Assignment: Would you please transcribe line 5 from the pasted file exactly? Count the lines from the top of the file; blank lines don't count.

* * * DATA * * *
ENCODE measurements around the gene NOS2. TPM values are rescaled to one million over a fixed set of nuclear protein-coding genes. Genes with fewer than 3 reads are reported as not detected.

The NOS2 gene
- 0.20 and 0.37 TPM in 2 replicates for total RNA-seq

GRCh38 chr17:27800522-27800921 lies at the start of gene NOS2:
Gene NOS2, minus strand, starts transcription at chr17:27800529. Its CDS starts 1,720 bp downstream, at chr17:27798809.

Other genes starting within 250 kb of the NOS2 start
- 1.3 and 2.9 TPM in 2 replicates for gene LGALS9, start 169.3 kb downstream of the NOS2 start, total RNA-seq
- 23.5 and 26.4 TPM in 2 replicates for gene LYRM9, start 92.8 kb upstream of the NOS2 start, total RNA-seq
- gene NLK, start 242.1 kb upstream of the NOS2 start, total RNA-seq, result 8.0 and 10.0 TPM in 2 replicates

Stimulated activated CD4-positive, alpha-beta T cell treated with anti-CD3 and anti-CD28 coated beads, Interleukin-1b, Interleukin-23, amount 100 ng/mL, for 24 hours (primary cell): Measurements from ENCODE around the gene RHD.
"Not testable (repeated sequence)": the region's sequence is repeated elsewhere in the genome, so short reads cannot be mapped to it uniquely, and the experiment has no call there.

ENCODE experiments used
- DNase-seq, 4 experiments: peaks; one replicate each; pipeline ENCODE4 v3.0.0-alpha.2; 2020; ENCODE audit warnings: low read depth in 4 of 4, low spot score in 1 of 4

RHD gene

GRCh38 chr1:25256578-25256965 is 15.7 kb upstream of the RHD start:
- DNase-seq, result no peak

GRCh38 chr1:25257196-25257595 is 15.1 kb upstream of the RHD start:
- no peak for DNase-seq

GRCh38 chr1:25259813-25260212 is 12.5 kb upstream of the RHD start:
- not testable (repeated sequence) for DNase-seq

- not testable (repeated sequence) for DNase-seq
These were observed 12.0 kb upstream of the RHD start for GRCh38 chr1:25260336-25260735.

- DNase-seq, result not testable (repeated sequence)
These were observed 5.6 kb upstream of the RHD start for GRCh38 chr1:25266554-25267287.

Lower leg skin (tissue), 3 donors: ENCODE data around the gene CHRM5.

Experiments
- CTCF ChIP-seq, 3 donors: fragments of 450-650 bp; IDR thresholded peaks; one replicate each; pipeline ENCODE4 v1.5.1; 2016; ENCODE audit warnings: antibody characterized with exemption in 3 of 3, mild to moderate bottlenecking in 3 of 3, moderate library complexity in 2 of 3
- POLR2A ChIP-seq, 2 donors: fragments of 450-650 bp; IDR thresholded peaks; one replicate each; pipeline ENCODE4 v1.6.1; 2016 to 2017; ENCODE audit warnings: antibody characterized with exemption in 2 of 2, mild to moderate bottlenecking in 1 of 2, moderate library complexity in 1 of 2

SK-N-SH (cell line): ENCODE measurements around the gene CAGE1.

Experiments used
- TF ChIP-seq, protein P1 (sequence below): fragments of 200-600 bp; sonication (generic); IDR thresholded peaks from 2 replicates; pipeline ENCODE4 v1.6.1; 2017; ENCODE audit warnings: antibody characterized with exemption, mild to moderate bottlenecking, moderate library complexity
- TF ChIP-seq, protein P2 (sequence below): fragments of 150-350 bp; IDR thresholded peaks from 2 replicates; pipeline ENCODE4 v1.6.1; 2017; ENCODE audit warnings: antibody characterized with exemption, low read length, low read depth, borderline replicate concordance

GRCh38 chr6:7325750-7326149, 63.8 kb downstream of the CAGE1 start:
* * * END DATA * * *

Gene NOS2, minus strand, starts transcription at chr17:27800529. Its CDS starts 1,720 bp downstream, at chr17:27798809.